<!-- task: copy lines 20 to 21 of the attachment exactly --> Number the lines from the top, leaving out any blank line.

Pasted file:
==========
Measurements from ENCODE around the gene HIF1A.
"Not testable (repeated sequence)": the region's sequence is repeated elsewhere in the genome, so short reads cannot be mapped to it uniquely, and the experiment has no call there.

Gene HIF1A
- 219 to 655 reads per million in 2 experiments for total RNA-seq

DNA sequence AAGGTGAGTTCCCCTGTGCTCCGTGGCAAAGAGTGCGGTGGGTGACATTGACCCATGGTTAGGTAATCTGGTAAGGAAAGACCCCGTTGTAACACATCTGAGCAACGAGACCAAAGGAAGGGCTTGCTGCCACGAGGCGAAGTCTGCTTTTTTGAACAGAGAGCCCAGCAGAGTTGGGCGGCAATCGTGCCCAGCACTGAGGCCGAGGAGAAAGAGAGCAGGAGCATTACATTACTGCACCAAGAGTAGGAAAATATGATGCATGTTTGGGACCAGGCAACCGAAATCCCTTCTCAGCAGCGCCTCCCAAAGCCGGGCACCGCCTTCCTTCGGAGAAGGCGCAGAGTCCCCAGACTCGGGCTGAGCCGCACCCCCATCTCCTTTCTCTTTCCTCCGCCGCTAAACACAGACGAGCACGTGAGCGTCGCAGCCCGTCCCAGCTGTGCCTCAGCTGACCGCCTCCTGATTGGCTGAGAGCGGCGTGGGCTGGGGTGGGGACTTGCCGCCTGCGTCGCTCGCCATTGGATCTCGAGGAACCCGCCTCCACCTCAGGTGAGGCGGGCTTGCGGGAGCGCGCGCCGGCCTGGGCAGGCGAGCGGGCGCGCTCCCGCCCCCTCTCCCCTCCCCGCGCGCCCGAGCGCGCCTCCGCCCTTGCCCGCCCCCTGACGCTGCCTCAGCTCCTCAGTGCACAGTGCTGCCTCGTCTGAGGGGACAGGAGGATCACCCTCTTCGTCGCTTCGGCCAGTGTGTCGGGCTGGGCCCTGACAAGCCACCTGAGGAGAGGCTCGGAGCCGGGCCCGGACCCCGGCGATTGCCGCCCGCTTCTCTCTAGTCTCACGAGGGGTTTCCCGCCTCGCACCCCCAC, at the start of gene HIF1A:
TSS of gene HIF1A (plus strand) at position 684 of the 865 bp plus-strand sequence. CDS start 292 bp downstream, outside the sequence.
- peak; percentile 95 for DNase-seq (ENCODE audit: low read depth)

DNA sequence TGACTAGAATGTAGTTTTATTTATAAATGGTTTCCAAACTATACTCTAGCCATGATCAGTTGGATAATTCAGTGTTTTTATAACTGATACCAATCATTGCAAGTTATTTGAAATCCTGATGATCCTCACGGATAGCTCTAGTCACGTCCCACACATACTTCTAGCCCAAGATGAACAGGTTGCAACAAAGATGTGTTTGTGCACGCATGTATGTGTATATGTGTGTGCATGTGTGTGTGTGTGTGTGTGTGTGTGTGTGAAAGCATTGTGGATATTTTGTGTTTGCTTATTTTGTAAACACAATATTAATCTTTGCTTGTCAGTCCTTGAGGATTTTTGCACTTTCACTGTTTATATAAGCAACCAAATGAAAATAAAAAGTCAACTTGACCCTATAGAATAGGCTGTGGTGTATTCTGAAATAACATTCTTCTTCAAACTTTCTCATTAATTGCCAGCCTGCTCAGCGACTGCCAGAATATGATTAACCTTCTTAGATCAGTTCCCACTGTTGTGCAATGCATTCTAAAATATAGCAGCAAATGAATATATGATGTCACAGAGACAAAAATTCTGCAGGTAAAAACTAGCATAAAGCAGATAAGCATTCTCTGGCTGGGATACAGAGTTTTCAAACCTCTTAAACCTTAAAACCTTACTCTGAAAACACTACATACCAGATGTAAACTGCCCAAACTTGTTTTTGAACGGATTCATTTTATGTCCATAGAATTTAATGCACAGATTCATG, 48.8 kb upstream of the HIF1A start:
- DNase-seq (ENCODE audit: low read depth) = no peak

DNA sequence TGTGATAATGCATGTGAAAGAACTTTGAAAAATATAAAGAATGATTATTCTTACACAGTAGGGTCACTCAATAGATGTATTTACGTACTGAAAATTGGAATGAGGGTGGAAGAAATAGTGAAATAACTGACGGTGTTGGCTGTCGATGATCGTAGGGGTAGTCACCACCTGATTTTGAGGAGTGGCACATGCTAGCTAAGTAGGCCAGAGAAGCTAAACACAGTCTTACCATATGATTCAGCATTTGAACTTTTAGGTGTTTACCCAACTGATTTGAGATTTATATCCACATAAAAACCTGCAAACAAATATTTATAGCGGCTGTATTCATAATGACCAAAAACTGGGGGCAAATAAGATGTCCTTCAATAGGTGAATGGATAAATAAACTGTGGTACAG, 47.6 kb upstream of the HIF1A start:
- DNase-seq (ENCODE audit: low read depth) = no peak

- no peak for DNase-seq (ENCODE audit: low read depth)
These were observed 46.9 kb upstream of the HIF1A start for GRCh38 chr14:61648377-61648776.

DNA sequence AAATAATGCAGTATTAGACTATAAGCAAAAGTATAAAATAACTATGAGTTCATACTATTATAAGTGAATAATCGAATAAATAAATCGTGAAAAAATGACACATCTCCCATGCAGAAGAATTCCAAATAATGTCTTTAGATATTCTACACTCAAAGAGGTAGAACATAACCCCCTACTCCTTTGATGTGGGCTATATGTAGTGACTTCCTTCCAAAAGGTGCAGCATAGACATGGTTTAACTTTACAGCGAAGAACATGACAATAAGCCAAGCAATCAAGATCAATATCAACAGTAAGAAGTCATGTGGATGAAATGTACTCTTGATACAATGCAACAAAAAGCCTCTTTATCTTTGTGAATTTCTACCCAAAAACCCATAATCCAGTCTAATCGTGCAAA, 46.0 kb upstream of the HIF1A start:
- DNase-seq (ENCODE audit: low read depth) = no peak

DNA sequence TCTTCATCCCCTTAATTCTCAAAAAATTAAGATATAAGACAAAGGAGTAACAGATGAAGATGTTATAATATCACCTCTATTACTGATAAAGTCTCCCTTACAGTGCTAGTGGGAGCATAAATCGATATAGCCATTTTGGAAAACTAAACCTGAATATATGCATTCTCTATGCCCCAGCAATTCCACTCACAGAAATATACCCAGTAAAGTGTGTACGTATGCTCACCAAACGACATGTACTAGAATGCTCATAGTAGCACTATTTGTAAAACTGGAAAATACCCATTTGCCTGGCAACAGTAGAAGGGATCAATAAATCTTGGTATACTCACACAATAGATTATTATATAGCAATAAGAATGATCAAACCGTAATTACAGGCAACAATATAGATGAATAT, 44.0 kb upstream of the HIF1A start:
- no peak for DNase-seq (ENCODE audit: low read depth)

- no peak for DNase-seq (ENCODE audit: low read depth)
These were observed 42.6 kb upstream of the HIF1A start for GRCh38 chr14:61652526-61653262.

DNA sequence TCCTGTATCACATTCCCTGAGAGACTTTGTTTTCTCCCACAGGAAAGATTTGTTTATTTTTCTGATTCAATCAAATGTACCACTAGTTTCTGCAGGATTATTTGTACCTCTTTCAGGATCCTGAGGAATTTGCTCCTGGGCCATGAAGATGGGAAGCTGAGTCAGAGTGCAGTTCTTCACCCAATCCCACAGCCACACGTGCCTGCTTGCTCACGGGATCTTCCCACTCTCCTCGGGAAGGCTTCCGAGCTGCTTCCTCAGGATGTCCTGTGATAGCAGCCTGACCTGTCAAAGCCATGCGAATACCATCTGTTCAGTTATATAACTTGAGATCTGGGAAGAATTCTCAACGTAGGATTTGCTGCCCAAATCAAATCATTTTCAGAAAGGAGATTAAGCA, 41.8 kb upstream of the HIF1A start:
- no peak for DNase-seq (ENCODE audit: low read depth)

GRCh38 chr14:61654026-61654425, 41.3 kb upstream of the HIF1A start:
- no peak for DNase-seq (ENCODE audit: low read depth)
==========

DNA sequence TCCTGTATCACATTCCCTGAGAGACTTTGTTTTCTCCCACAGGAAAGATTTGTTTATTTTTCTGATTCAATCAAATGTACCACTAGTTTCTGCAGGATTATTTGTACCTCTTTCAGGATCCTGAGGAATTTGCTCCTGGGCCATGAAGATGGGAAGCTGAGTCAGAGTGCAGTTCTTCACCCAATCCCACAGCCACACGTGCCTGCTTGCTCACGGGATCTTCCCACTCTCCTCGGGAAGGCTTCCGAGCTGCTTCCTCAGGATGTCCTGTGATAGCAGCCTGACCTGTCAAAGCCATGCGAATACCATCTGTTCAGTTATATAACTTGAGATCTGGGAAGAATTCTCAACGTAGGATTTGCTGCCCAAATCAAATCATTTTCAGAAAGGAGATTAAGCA, 41.8 kb upstream of the HIF1A start:
- no peak for DNase-seq (ENCODE audit: low read depth)